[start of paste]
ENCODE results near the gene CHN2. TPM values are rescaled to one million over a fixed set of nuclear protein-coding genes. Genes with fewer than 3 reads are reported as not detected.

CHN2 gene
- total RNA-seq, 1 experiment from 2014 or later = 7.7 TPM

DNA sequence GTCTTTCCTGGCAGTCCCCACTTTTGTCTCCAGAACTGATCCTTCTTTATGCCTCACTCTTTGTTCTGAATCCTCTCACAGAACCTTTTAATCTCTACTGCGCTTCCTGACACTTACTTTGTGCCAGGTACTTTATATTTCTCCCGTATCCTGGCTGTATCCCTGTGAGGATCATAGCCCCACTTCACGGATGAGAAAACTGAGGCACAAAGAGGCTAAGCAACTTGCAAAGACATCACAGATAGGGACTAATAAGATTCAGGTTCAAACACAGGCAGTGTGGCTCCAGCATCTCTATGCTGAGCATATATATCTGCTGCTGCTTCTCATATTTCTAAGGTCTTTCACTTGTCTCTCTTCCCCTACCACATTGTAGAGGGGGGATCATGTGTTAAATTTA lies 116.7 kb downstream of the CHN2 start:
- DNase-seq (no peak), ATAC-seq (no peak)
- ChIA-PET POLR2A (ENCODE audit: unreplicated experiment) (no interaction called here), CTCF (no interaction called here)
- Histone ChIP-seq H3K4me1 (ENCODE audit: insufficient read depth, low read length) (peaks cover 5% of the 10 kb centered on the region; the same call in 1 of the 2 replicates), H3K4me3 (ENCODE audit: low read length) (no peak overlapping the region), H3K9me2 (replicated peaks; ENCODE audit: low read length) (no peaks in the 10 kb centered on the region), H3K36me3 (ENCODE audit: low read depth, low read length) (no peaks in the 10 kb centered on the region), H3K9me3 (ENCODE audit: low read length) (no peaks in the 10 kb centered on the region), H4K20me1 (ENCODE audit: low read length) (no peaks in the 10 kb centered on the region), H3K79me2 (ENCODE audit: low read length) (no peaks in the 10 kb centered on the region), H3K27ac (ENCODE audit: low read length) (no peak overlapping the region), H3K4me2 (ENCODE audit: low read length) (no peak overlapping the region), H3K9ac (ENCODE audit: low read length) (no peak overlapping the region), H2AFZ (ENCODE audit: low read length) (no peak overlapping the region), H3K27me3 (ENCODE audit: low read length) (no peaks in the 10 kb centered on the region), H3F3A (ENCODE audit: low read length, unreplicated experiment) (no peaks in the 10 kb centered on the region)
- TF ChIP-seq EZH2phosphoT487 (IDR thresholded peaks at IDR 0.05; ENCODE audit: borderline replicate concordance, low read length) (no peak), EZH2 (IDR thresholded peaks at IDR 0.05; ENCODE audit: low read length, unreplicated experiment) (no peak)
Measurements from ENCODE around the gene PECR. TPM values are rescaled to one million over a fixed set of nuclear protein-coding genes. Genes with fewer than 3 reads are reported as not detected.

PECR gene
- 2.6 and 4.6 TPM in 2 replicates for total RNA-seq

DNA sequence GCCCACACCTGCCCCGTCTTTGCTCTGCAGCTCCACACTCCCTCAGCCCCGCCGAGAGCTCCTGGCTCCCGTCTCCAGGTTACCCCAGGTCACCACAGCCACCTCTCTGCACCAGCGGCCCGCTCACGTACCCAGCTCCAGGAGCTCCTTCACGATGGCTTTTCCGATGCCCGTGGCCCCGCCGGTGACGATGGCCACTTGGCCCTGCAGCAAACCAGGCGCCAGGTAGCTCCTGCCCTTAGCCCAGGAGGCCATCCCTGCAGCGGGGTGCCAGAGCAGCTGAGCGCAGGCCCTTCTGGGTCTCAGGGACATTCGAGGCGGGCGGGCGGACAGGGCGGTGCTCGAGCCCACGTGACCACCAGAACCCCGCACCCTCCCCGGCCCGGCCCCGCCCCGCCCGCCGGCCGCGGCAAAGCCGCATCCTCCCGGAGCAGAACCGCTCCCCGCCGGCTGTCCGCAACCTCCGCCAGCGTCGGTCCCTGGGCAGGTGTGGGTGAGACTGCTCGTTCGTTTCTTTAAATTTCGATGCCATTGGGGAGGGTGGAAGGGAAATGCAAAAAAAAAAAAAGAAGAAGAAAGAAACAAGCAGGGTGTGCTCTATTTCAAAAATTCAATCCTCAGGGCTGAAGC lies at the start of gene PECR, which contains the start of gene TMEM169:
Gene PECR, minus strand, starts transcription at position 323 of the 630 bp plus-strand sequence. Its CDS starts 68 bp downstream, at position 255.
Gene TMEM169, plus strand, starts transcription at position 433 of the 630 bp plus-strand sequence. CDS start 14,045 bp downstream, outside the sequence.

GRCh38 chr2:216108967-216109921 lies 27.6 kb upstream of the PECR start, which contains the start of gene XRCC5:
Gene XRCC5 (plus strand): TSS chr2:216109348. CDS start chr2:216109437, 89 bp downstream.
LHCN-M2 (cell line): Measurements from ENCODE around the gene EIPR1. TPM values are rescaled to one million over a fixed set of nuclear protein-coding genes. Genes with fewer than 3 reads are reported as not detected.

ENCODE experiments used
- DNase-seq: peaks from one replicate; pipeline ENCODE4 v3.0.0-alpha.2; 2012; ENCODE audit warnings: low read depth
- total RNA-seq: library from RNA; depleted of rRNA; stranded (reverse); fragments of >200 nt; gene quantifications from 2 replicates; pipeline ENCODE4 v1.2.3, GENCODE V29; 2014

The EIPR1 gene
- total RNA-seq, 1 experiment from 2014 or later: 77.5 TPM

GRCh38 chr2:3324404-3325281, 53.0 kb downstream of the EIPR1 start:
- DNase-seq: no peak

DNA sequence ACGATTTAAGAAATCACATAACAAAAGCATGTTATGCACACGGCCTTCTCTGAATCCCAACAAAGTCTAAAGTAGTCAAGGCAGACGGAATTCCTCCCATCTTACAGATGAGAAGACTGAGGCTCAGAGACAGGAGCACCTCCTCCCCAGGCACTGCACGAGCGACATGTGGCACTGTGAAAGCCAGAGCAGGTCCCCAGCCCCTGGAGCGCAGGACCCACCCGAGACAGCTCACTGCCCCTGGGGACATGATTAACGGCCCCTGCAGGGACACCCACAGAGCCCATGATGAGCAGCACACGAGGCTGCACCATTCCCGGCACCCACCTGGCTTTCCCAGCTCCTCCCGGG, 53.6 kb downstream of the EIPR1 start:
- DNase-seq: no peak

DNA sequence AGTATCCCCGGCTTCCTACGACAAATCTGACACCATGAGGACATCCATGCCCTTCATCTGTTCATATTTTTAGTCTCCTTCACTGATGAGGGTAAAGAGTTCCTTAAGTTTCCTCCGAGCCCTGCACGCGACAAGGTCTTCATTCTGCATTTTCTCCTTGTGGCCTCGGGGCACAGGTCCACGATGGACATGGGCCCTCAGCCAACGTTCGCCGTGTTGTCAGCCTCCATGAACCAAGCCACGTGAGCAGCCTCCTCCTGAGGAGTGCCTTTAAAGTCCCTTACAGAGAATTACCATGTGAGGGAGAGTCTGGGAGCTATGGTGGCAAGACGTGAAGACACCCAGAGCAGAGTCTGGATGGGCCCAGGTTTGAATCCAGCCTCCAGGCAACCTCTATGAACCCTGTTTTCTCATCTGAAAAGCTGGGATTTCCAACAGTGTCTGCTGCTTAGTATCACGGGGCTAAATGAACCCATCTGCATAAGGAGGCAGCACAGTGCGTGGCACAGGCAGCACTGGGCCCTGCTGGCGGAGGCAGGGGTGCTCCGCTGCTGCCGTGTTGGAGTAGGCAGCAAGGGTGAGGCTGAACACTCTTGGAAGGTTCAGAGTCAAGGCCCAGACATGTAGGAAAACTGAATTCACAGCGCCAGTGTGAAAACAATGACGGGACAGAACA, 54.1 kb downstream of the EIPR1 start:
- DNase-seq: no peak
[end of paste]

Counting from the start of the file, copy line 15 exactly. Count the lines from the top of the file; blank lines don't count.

GRCh38 chr2:216108967-216109921 lies 27.6 kb upstream of the PECR start, which contains the start of gene XRCC5: